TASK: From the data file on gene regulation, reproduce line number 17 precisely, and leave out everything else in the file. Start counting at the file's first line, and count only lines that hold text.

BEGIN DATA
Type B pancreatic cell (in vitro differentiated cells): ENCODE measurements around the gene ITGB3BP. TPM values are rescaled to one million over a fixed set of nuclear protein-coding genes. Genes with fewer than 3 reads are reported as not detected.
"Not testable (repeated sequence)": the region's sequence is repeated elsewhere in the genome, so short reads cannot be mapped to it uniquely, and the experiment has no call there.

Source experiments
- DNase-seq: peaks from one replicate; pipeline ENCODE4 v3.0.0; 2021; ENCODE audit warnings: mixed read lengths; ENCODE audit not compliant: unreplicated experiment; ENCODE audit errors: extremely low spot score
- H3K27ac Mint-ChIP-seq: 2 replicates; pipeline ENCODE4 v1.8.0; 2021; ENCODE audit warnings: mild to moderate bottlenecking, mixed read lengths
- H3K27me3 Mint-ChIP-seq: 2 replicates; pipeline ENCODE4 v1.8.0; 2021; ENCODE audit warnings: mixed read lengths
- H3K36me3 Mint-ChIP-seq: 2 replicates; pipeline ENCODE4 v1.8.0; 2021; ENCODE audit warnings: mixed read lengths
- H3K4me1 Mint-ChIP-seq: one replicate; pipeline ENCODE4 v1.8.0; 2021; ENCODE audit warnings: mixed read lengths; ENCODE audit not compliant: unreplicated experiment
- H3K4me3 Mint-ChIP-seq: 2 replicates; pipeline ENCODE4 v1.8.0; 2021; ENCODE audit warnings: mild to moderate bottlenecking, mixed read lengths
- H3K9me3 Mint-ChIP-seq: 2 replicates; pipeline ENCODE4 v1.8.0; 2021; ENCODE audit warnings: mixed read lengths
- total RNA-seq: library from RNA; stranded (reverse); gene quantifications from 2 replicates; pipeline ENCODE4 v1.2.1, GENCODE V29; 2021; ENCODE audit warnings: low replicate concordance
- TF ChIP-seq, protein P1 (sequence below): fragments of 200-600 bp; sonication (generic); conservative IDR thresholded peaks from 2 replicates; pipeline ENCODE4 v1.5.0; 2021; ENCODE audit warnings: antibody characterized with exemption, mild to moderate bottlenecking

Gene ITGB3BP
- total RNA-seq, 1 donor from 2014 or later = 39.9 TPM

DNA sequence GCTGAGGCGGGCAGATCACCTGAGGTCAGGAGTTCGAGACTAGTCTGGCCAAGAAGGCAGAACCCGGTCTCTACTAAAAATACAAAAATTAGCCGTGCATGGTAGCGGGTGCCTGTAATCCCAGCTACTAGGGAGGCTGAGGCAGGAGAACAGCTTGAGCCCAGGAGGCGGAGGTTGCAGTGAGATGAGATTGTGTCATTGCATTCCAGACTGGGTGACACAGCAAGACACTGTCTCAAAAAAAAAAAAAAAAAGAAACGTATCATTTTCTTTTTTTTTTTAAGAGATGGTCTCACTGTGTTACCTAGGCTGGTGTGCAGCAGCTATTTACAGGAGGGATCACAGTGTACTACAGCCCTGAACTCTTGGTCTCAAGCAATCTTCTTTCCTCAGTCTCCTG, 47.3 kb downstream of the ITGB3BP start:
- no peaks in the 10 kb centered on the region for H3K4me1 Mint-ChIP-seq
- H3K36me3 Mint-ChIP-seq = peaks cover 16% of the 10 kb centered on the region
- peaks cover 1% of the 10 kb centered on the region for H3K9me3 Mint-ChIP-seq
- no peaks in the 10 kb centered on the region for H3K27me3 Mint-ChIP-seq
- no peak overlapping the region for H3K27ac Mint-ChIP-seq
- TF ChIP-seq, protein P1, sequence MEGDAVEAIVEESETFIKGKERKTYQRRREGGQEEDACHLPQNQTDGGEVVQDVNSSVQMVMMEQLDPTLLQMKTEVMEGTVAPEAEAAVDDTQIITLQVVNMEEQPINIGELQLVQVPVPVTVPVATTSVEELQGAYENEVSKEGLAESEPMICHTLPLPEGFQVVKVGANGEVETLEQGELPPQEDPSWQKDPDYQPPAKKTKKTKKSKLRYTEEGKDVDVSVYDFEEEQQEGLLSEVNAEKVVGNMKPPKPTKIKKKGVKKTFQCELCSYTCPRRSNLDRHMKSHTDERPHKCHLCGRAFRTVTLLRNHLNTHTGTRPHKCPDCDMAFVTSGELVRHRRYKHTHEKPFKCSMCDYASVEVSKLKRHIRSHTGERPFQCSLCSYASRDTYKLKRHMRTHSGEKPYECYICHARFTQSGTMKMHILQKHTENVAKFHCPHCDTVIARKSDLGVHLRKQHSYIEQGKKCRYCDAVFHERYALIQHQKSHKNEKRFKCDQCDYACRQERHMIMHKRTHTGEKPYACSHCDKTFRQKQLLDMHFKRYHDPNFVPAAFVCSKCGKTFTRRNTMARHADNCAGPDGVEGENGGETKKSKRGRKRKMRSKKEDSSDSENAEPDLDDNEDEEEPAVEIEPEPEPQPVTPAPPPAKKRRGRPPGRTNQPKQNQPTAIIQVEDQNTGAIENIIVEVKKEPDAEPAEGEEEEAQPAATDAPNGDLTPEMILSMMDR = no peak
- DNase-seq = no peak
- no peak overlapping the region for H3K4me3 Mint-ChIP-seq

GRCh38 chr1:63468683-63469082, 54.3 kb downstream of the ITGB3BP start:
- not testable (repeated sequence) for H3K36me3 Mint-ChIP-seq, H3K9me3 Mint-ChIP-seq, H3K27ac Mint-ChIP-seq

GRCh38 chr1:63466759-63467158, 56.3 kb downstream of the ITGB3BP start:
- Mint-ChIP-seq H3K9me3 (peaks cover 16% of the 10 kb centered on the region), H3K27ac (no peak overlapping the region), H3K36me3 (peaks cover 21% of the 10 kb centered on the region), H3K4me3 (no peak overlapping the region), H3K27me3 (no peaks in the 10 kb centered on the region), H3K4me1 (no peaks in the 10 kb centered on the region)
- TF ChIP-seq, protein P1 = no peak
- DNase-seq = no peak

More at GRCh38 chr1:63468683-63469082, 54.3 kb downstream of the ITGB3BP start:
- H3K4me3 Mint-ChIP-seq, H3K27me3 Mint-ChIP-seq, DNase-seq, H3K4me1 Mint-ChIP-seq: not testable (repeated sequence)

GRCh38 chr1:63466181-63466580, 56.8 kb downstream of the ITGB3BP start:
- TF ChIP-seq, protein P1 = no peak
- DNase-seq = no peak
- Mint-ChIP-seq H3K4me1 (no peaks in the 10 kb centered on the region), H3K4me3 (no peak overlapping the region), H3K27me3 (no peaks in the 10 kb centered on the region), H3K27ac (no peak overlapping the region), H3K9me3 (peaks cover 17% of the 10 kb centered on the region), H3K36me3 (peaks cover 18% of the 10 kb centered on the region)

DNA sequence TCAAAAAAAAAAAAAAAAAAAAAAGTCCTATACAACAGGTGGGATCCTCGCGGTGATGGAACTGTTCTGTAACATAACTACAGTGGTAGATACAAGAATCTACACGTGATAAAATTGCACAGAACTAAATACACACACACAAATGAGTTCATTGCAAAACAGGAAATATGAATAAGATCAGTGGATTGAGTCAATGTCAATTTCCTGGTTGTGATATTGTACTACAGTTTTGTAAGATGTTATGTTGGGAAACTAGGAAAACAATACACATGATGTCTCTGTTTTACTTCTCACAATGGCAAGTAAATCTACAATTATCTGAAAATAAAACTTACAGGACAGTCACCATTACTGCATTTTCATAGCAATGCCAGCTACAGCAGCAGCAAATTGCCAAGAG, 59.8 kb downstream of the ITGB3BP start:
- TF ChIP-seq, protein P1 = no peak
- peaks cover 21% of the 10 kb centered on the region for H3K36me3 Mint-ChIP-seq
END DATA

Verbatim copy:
- H3K36me3 Mint-ChIP-seq = peaks cover 16% of the 10 kb centered on the region